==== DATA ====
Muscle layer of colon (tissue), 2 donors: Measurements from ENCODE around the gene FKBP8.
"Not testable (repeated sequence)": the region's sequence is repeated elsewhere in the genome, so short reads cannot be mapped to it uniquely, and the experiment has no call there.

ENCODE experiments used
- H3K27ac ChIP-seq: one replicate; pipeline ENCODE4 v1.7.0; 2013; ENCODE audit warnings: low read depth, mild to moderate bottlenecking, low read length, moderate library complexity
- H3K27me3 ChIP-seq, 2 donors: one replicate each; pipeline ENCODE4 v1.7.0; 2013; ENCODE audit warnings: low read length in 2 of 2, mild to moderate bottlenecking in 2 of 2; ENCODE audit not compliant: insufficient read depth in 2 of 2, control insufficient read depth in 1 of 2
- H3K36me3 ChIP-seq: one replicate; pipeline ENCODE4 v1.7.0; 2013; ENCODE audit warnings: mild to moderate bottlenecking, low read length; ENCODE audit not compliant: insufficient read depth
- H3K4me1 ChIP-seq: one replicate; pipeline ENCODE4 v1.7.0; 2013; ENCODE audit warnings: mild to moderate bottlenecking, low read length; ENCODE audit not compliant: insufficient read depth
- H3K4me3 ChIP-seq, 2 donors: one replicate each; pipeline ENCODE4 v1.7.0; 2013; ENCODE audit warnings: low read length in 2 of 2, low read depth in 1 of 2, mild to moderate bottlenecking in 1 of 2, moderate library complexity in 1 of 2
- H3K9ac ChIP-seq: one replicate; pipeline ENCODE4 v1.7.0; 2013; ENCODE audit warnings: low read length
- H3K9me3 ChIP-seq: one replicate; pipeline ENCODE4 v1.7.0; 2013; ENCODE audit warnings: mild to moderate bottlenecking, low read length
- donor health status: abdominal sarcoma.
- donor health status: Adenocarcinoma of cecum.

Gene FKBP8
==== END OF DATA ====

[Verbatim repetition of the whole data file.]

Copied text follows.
Muscle layer of colon (tissue), 2 donors: Measurements from ENCODE around the gene FKBP8.
"Not testable (repeated sequence)": the region's sequence is repeated elsewhere in the genome, so short reads cannot be mapped to it uniquely, and the experiment has no call there.

ENCODE experiments used
- H3K27ac ChIP-seq: one replicate; pipeline ENCODE4 v1.7.0; 2013; ENCODE audit warnings: low read depth, mild to moderate bottlenecking, low read length, moderate library complexity
- H3K27me3 ChIP-seq, 2 donors: one replicate each; pipeline ENCODE4 v1.7.0; 2013; ENCODE audit warnings: low read length in 2 of 2, mild to moderate bottlenecking in 2 of 2; ENCODE audit not compliant: insufficient read depth in 2 of 2, control insufficient read depth in 1 of 2
- H3K36me3 ChIP-seq: one replicate; pipeline ENCODE4 v1.7.0; 2013; ENCODE audit warnings: mild to moderate bottlenecking, low read length; ENCODE audit not compliant: insufficient read depth
- H3K4me1 ChIP-seq: one replicate; pipeline ENCODE4 v1.7.0; 2013; ENCODE audit warnings: mild to moderate bottlenecking, low read length; ENCODE audit not compliant: insufficient read depth
- H3K4me3 ChIP-seq, 2 donors: one replicate each; pipeline ENCODE4 v1.7.0; 2013; ENCODE audit warnings: low read length in 2 of 2, low read depth in 1 of 2, mild to moderate bottlenecking in 1 of 2, moderate library complexity in 1 of 2
- H3K9ac ChIP-seq: one replicate; pipeline ENCODE4 v1.7.0; 2013; ENCODE audit warnings: low read length
- H3K9me3 ChIP-seq: one replicate; pipeline ENCODE4 v1.7.0; 2013; ENCODE audit warnings: mild to moderate bottlenecking, low read length
- donor health status: abdominal sarcoma.
- donor health status: Adenocarcinoma of cecum.

Gene FKBP8